inspiration for teachers
The longer I teach, the more I see teaching as a highly creative endeavor. Initially, a more mechanical view prevailed for me. In my earlier years as a teacher, I undertook a more formula-like approach by following a behaviorist stance of stimulus-response. If I do X, then my students would do Y, I reasoned. Of course, teaching is never that simple. There are so many intervening factors. And, there is limitless room for alternate ways to address teaching challenges.
Part memoir and part advice for others, Journey of Joy: Teaching Tips for Reflection, Rejuvenation and Renewal will encourage and inspire faculty who may have fallen out of love with teaching. It’s loaded with strategies to keep your teaching fresh and invigorated.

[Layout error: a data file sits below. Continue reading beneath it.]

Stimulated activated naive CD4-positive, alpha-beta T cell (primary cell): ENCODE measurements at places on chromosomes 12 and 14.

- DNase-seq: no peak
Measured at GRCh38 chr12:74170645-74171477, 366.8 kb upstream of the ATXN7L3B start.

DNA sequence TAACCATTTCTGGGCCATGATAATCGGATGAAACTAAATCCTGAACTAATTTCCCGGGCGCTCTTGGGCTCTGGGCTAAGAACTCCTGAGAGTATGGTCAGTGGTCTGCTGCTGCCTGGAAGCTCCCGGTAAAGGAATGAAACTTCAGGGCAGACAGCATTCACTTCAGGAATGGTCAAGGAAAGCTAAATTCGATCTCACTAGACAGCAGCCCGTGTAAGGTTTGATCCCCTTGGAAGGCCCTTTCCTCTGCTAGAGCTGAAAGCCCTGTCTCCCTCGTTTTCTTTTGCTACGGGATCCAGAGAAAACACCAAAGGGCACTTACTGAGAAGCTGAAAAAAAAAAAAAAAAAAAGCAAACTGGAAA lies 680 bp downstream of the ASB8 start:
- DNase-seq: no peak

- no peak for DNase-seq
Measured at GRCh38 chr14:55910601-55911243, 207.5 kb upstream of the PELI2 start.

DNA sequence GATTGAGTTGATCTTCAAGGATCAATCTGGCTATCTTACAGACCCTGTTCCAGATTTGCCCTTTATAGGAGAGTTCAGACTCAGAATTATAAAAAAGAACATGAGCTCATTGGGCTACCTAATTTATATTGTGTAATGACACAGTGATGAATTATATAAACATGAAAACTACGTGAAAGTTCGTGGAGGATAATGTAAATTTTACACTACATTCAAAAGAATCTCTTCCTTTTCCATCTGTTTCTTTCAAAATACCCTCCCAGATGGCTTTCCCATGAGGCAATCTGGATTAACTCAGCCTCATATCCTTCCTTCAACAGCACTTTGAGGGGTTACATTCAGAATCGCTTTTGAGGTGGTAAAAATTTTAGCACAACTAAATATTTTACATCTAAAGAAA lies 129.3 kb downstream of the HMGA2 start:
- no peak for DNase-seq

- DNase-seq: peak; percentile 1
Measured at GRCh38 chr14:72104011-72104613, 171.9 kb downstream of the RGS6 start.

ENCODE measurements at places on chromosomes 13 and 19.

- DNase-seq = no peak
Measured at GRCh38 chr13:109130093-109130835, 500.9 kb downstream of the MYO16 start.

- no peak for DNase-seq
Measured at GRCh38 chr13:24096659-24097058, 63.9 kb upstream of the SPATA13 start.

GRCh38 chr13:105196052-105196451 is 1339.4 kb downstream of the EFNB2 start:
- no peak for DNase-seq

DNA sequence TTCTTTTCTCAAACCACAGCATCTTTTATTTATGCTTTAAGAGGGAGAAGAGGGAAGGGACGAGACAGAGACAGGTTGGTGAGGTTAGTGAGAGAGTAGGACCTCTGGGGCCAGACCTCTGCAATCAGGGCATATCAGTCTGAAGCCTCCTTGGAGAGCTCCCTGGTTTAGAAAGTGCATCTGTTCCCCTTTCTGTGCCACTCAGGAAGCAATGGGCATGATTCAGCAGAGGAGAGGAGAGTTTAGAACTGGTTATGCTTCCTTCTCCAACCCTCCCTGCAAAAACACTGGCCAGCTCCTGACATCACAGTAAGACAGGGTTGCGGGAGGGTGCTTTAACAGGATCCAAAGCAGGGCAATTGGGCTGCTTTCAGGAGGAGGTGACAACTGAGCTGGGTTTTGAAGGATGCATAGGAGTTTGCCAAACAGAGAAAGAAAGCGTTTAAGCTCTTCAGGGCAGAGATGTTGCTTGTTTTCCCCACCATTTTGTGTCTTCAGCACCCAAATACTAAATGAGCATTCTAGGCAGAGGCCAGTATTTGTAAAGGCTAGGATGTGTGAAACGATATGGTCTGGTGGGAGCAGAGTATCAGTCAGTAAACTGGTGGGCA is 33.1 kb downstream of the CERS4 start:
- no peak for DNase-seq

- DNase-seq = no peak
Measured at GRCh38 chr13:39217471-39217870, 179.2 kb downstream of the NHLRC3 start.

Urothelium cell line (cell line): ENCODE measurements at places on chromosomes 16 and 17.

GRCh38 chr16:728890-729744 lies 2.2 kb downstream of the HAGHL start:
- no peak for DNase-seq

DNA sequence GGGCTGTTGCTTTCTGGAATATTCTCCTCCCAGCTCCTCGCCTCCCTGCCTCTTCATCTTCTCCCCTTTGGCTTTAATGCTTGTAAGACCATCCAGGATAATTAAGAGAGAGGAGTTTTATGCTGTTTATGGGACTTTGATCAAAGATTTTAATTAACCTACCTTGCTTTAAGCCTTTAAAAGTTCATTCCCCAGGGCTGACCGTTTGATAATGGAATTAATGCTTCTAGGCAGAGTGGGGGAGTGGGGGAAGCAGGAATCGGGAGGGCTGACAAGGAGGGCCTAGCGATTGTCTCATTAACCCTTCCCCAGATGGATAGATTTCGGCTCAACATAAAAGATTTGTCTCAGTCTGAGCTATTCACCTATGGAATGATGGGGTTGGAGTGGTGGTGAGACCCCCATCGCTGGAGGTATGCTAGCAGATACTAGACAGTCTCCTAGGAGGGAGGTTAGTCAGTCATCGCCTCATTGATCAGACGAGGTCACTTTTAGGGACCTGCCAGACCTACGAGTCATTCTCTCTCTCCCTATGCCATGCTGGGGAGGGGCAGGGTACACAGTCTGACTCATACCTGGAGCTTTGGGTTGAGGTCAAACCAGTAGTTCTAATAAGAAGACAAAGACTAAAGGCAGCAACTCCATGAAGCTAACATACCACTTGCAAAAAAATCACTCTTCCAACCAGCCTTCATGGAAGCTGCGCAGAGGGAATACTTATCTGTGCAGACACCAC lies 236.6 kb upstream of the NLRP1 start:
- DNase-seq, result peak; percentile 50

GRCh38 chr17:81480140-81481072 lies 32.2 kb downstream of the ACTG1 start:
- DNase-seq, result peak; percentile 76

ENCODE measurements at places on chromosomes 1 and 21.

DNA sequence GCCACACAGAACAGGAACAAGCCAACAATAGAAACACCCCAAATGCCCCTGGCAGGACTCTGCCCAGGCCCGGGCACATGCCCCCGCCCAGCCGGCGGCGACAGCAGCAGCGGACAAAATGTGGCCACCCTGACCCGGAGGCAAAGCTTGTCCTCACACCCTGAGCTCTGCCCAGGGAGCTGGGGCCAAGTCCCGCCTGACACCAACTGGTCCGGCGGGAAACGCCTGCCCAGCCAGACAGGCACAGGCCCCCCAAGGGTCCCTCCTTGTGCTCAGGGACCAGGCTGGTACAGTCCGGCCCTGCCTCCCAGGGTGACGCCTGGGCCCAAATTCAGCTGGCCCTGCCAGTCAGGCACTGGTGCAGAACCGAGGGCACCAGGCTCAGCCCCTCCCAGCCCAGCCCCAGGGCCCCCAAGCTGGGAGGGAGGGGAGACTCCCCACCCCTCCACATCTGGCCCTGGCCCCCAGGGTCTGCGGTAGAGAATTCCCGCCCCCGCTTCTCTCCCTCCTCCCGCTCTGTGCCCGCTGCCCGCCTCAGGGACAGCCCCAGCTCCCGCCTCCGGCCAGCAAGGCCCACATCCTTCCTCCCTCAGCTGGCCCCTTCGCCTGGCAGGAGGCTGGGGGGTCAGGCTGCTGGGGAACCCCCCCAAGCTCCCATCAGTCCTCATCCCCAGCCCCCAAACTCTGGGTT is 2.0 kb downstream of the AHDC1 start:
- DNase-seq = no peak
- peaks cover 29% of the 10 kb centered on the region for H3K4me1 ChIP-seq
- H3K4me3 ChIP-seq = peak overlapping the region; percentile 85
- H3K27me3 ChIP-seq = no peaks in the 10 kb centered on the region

Years ago, as a young, eager student, I would have told you that a great teacher was someone who provided classroom entertainment and gave very little homework. Needless to say, after many years of K-12 administrative experience and giving hundreds of teacher evaluations, my perspective has changed. My current position as a professor in higher education gives me the opportunity to share what I have learned with current and future school leaders, and allows for some lively discussions among my graduate students in terms of what it means to be a great teacher.